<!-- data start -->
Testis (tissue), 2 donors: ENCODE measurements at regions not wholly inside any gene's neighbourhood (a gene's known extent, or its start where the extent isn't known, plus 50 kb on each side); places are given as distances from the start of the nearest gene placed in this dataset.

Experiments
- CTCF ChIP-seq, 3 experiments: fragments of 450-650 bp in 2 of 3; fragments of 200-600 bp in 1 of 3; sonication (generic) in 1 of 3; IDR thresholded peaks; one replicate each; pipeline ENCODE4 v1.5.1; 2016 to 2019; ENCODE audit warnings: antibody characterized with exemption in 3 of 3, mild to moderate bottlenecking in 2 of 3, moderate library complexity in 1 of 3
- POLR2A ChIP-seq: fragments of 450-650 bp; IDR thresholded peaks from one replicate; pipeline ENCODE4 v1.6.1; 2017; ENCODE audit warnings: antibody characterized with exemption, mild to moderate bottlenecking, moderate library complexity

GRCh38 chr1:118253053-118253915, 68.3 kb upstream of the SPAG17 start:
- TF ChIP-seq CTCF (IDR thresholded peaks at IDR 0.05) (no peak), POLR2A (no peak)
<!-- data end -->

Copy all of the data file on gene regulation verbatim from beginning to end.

Testis (tissue), 2 donors: ENCODE measurements at regions not wholly inside any gene's neighbourhood (a gene's known extent, or its start where the extent isn't known, plus 50 kb on each side); places are given as distances from the start of the nearest gene placed in this dataset.

Experiments
- CTCF ChIP-seq, 3 experiments: fragments of 450-650 bp in 2 of 3; fragments of 200-600 bp in 1 of 3; sonication (generic) in 1 of 3; IDR thresholded peaks; one replicate each; pipeline ENCODE4 v1.5.1; 2016 to 2019; ENCODE audit warnings: antibody characterized with exemption in 3 of 3, mild to moderate bottlenecking in 2 of 3, moderate library complexity in 1 of 3
- POLR2A ChIP-seq: fragments of 450-650 bp; IDR thresholded peaks from one replicate; pipeline ENCODE4 v1.6.1; 2017; ENCODE audit warnings: antibody characterized with exemption, mild to moderate bottlenecking, moderate library complexity

GRCh38 chr1:118253053-118253915, 68.3 kb upstream of the SPAG17 start:
- TF ChIP-seq CTCF (IDR thresholded peaks at IDR 0.05) (no peak), POLR2A (no peak)